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frieze magazine

Issue 200

January - February 2019

The 200th issue of frieze is devoted to enthusiasm. Two hundred of our favourite artists and writers pay tribute to their inspirations since 1991, the year frieze magazine was launched.

Divided into three decades, the issue features fan letters and visual responses to subjects as diverse as the JPEG, George Michael, the Large Hadron Collider, Steve McQueen’s films, Song Dong’s Waste Not and the linguistic abilities of a male bonobo. It includes contributions from Olivia Laing, Chris Kraus, David Shrigley, Marina Warner and more.

Plus, 30 rave reviews from around the world, including reports on Louise Bourgeois’s show at Shanghai’s Long Museum and Enrico David’s at the Museum of Contemporary Art Chicago.

‘Purifoy conjured life from practically nothing: ten pairs of used trousers, discarded trainers, a few spare planks’

By Gilda Williams

‘He wasn’t English, but he was playing an English game, the fag in the Establishment, a light entertainer, undisguised yet somehow unseen, an open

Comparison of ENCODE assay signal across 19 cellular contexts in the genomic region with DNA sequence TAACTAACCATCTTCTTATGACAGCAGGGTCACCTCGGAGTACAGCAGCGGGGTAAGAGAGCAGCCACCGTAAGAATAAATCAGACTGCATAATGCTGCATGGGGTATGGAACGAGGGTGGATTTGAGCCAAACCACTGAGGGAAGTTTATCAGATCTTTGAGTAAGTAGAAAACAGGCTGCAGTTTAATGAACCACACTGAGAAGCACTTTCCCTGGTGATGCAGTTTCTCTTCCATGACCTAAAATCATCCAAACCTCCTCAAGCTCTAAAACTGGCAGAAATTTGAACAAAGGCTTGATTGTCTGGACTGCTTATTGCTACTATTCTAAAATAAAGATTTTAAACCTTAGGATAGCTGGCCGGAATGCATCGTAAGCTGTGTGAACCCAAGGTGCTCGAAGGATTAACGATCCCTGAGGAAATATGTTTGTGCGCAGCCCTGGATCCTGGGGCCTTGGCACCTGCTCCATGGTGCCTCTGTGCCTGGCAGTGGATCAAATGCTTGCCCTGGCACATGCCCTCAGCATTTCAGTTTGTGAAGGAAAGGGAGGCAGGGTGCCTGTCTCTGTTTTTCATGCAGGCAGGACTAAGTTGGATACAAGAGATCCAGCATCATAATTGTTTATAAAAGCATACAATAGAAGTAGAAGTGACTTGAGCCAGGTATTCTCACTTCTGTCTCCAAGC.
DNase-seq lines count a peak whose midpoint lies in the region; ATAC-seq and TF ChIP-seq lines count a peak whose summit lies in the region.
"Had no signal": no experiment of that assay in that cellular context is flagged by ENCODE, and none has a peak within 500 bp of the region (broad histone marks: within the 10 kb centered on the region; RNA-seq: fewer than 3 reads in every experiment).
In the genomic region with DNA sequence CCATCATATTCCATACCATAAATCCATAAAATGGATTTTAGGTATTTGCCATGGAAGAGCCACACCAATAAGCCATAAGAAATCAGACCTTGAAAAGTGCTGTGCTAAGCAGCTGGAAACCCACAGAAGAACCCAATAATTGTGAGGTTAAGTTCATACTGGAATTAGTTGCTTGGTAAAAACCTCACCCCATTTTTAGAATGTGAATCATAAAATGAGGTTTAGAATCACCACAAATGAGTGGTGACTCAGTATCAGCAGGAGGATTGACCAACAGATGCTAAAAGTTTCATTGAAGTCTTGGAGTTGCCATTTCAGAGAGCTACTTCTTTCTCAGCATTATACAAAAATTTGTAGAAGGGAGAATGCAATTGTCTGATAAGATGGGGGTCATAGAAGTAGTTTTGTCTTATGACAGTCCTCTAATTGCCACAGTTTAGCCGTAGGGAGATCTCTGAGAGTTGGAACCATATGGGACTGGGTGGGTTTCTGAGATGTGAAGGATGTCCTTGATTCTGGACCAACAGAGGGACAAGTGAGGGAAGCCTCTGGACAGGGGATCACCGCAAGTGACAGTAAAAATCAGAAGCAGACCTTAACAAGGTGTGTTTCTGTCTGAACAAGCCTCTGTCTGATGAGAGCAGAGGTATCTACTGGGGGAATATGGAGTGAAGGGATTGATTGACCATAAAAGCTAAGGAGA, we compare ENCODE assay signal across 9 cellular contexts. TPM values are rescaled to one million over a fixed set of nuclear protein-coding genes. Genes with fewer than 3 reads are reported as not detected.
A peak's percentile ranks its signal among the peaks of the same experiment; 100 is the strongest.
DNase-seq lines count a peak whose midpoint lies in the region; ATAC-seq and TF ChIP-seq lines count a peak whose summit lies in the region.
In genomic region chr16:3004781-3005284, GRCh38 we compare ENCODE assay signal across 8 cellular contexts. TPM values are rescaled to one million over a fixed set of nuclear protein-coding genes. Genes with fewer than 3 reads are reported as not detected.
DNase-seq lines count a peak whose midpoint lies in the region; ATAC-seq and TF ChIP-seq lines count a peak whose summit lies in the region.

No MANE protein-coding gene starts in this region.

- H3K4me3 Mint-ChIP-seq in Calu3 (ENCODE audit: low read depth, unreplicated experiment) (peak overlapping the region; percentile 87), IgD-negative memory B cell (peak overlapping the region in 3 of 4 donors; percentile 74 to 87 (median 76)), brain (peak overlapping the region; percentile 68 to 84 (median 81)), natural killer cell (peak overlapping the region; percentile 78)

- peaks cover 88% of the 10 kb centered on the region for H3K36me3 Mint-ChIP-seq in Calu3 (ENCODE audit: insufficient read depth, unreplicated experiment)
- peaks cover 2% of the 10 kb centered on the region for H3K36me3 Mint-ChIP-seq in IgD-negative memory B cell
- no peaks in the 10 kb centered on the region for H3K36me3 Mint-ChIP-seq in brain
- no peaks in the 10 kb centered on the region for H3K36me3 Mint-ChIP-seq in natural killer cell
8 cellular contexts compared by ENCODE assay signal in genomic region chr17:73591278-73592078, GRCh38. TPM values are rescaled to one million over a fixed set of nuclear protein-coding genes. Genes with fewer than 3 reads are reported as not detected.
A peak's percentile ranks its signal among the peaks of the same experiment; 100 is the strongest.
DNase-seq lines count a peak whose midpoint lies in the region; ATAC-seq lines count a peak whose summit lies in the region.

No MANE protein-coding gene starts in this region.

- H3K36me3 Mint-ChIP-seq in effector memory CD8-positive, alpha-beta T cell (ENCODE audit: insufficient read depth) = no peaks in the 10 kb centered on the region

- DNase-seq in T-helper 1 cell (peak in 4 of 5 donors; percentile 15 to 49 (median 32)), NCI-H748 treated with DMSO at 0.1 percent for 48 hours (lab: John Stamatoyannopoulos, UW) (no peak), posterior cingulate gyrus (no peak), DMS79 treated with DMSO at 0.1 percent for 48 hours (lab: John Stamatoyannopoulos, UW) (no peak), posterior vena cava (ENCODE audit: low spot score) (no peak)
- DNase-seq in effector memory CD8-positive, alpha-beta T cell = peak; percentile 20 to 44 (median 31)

By Olivia Laing

‘Gray’s presence is painted on the city; he’s a local, living myth’

By Figgy Guyver
Douglas Gordan, Remake of the cover of frieze no. 9, 2018, specially commissioned for the magazine's 200th issue. Courtesy: the artist

We look back on 28 years of publishing by remembering what inspires us

By Jennifer Higgie

‘The Western that heroized pioneers unsettling the West was moribund. Unforgiven, an anti-Western Western, buried it.’

By Lynne Tillman

‘A magical, fucked-up masterpiece’

By Charlie Fox

‘After Kurzweil’s book landed with a thud in the centre of our culture, it was impossible not to address its claims’

By Chris Wiley

Hall’s understanding of cultural identity allows us to deconstruct and reconstruct who we think we are

By Osei Bonsu

‘She introduced me to the borderland of craft, for which I count myself very lucky’

By Tanya Harrod

‘Released following the musician’s death in 1993, the album is an extraordinary swan song: morose, comical and utterly preposterous’

By Max Andrews

‘To me, it offers a particular emotional experience – something like joyful grief’

By Laura McLean-Ferris

‘I started to read Mayröcker’s work obsessively. She became one of the few writers whose every written word I have read’

By Hans Ulrich Obrist